"Give a man an inch, and right away he thinks he's a ruler."

  7. #7
    He has risen! lefteyewilly's Avatar
    Join Date
    Mar 2001
    Posts
    2,597
    Quote Originally Posted by maxwell smart
    Then there is typography... spacing... kerning... scale... making sure colours are right and CMYK percentages add up... worrying about overprinting... finishes.... paper type.... ink type.... printing method.... I think from a design perspective a good poster is far more difficult to design than a good website.
    You are 100% correct on that. The only difference is that it takes a long time to learn code for a webpage (which some people, like myself) don't have the mindset for. Learning how to use a program is time consuming, but not as hard.

    Personally, i've been lucky in that I was allowed to experiment at my job with various print jobs. They'd let me design it, and basically i just had to learn from my mistakes as far as all the aboved mentioned things that need attention. With my mistakes, it gave me a lot of experience...enough to start doing my own freelance. Yeah i still worry that i might screw it up, but i can make a lot more money based on time designing print over web.

  8. #8
    And loving it!
    Join Date
    Mar 2001
    Posts
    26
    Quote Originally Posted by lefteyewilly
    You are 100% correct on that. The only difference is that it takes a long time to learn code for a webpage (which some people, like myself) don't have the mindset for. Learning how to use a program is time consuming, but not as hard.
    The difference is you can correct a website once its gone live. It's a very costly and time consuming correction for even the smallest error in print once its printed...
    "Give a man an inch, and right away he thinks he's a ruler."

  9. #9
    Senior Member
    Join Date
    Dec 2004
    Posts
    459
    Quote Originally Posted by maxwell smart
    Then there is typography... spacing... kerning... scale... making sure colours are right and CMYK percentages add up... worrying about overprinting... finishes.... paper type.... ink type.... printing method.... I think from a design perspective a good poster is far more difficult to design than a good website.
    What do you mean by "over printing?"

    Shouldn't I get some pantone swatches for myself before I start design for prints?

  10. #10
    And loving it!
    Join Date
    Mar 2001
    Posts
    26
    Quote Originally Posted by An Artist
    What do you mean by "over printing?"

    Shouldn't I get some pantone swatches for myself before I start design for prints?
    Means printing a colour over another colour, instead of against the white paper.

    Its often used to enhance colours by making them stronger or in situations such as if you are printing black text on a coloured background and you don't want any white ghosting to show up between the text and your background since printing is done one colour at a time and there can (depending on the quality of the printers) be slippage in alignment between colours.

    Also of note is that the black you see in photoshop when designing for the web is not black. Especially if you have a large area of it. A single pass of black (c0 m0 y0 k100) is not very black, so often they will print it again to get a darker black or use what is called Rich Black, a combination of black and a blend of the other colours to get a "blacker than black" black.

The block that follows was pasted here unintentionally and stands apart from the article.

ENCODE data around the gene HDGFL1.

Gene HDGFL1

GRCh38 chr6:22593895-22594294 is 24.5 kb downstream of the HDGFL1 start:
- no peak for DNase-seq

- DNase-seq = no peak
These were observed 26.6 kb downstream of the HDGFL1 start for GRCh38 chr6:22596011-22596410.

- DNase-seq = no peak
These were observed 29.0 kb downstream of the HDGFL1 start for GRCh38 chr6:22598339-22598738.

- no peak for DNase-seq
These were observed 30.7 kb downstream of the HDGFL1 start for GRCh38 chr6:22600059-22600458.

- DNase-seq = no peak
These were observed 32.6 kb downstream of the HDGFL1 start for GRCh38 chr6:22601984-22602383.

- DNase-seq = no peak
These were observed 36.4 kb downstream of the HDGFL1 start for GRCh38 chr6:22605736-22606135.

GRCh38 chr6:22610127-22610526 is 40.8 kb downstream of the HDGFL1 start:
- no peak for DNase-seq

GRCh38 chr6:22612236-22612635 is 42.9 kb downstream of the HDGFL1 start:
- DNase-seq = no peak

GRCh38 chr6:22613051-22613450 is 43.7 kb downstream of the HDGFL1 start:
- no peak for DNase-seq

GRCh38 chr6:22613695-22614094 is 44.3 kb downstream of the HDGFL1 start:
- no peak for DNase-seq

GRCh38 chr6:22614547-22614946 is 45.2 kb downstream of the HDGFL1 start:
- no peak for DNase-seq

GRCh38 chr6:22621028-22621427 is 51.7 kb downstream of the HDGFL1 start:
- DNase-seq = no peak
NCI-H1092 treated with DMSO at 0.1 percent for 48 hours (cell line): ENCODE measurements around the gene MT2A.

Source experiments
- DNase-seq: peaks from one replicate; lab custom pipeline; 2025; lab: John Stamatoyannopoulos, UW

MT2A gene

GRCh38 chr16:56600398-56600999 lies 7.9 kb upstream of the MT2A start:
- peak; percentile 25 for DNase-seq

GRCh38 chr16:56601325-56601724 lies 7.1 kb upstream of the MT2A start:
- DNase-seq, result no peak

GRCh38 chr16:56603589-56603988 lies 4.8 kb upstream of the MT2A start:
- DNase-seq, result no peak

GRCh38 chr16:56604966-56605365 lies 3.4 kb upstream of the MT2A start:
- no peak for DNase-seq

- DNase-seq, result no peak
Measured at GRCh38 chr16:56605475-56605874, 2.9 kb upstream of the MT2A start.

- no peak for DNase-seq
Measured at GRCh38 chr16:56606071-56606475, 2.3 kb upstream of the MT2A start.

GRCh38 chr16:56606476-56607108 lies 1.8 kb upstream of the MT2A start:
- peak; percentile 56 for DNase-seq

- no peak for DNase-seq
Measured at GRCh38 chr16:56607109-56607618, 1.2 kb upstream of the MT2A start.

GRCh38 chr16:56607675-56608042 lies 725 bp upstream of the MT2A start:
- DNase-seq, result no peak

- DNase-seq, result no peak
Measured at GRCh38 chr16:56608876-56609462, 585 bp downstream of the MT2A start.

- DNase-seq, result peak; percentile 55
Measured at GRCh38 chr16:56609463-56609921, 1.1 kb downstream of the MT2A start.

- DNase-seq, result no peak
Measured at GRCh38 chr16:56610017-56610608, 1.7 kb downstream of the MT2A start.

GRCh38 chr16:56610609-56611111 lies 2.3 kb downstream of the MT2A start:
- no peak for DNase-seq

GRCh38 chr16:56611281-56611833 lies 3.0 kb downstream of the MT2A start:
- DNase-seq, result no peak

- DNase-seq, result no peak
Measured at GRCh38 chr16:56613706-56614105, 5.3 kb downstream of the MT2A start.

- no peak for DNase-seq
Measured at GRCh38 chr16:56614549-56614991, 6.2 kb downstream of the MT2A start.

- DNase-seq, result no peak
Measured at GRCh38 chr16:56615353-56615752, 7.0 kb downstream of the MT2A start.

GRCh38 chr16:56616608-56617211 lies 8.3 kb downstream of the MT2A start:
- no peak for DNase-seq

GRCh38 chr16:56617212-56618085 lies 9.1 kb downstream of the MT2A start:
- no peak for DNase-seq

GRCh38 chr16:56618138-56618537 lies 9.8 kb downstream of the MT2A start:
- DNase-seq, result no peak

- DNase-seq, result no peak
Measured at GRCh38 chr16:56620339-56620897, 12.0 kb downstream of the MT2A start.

As for pantone swatches, yes you need them if you are serious about print but they are very costly and there are different types depending on what type of paper you are printing on, what inks you are using or what printing process you are using...
    Last edited by maxwell smart; 12-08-2005 at 09:33 PM.
    "Give a man an inch, and right away he thinks he's a ruler."

  11. #11
    associate admedia's Avatar
    Join Date
    Oct 2001
    Location
    is
    Posts
    1,347
    Just to add something... when you are going large (poster size), it doesn't always have to be 300dpi. I know 300dpi is the mantra for print design, usually full page magazine stuff though... bigger stuff you can get away with less.

    I just got off the phone with a graphics house who is going to produce a 43 x 30 inch duratrans for me, they told be anything above 200 dpi is a waste.

    I have done large-scale pieces at 150 that look fine too...

    Just saying 300 dpi becomes less of an issue the bigger you go.

  12. #12
    He has risen! lefteyewilly's Avatar
    Join Date
    Mar 2001
    Posts
    2,597
    Quote Originally Posted by admedia
    Just to add something... when you are going large (poster size), it doesn't always have to be 300dpi. I know 300dpi is the mantra for print design, usually full page magazine stuff though... bigger stuff you can get away with less.

    I just got off the phone with a graphics house who is going to produce a 43 x 30 inch duratrans for me, they told be anything above 200 dpi is a waste.

    I have done large-scale pieces at 150 that look fine too...

    Just saying 300 dpi becomes less of an issue the bigger you go.
    Thanks Admedia, that's a tip i'll have to try sometime.

    Oh, and in case there's some newbies here, never take an image that's 72dpi and try to convert it to 300dpi without changing it's size properties. Most digital cameras at it's highest resolution will take a photo that is 72dpi, but is 36 x 27 inches. You'll have to divide both of these numbers by 4.17 to keep the same pixel ratio when changing dpi to 300. (and of course you'll ahve to do your own math if your converting to 150 or 200)

  13. #13
    He has risen! lefteyewilly's Avatar
    Join Date
    Mar 2001
    Posts
    2,597
    just ignore it. It had reasoning behind it, but i completely worded it wrong. Just don't double or triple the size of an image after you pull it into your working file.

Posting Permissions

  • You may not post new threads
  • You may not post replies
  • You may not post attachments
  • You may not edit your posts
  •  




Click Here to Expand Forum to Full Width

HTML5 Development Center